So once again, Paizo has managed to word the rules so as to prevent a definitive ruling. The last sentence above could mean that the caster makes a separate roll for each target with SR (since that is one interpretation of checking spell resistance separately). But it could also mean the caster roll just one Caster Level check and compares the result to each target, which is also applying the caster check separately.

Unfortunately, the only thing it really guarantees is that SR can protect some targets but not others, as opposed to affecting all or none.

One of my players pointed out that lacking a RAW that unambiguously determines which method to use, the GM must choose based on the statistical impact.

If one roll is made and applied to all targets, that makes a low roll likely to fail on all and a high roll likely to succeed on all. Rolling individually provides more chance to at least affect some but not all.

My feeling, given no RAW answer, to consider making a single caster level check. My reason is that you cast the spell once. The caster level check determines how well you cast it, hence one roll.

I'm still interested in which way various GMs would play this, just to see if there is some overwhelming consensus or if it's about even which would be used.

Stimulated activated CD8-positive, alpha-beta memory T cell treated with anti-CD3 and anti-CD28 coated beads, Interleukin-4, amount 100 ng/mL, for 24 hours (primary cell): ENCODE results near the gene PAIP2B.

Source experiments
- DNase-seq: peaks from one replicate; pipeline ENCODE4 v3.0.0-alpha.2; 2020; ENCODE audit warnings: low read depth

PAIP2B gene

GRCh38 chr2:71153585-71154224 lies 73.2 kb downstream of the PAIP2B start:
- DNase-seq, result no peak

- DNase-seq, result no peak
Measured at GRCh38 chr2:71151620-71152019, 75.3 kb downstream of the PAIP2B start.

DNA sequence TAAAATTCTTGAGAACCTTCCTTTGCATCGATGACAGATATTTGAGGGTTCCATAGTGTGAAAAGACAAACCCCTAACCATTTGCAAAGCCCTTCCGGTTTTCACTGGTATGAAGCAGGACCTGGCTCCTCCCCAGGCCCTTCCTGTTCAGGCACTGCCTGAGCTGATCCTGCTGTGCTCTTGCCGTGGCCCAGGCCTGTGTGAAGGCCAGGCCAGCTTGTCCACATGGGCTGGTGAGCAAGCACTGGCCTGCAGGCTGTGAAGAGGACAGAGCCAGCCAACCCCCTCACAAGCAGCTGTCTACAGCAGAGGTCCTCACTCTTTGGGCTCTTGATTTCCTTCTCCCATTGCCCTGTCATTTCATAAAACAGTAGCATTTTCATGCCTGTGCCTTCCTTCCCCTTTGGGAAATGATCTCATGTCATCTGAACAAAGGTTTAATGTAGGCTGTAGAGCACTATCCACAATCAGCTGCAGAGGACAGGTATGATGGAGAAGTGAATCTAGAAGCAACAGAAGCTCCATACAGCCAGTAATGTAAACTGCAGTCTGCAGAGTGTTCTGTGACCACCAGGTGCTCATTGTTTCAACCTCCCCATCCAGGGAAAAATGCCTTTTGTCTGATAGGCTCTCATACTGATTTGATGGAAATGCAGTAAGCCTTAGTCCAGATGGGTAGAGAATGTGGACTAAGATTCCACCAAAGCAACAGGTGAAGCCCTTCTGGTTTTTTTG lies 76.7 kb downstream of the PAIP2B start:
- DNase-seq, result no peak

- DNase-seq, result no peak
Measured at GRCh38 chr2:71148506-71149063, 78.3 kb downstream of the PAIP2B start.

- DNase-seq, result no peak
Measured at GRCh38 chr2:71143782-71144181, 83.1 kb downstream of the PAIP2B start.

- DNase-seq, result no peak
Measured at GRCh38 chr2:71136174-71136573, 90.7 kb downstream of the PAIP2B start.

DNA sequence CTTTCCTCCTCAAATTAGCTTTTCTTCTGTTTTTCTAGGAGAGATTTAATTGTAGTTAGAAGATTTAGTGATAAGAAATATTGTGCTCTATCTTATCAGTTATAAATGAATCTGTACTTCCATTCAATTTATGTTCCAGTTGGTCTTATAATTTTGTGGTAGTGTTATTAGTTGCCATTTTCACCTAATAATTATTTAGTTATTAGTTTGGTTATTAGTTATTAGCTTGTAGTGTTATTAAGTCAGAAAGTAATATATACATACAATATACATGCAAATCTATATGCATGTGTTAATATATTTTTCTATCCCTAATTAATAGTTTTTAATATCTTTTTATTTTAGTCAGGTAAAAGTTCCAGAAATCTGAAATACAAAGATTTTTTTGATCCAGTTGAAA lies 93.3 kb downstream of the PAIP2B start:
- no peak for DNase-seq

I would appreciate the opinion/ruling of someone associated with Paizo who can provide a quasi-official ruling, even if it is not addressed in an FAQ. That is if they aren't all focused on 2nd edition and not interested in improving play with the 1st Edition rules.

No... it gives a clear answer... "If several different resistant creatures are subjected to such a spell, each checks its spell resistance separately." That's definitive. There's a different roll for each creature with resistance, just like saves.


Quote:
If several different resistant creatures are subjected to such a spell, each checks its spell resistance separately.

This part of the rule refers to each creature checking its spell resistance against the caster's check versus spell resistance. It does not say the caster must make a check versus each creature's spell resistance within the spell's area of affect.

A fireball targeted in the air is a sphere. there could be well over 40 targets in that area. Having to make that many separate caster checks would only slow the game down. Just for simplicity's sake, one caster check versus everyone's spell resistance is so much more manageable and quicker.

I'm running Ironfang and we just had a situation of fireball and 9 fey with SR. I've decided we are only going to do one caster check. My player had a low roll and failed to overcome all the feys' SR. (they all had the same SR)

It sucked for him but that's how it goes until higher levels where feats and higher casting attributes kick in and the chance of beating Spell Resistance is more of a given.


More manageable and quicker, but completely unfair.


Aye. Utterly unfair. And not how it works.

Liberty's Edge

Pathfinder Companion Subscriber; Pathfinder Roleplaying Game Superscriber

Checking Spell resistance is a two step process:

1) the spell caster caster level check, rolled once;
2) the comparison of that single die roll+bonuses against all the target creatures SR.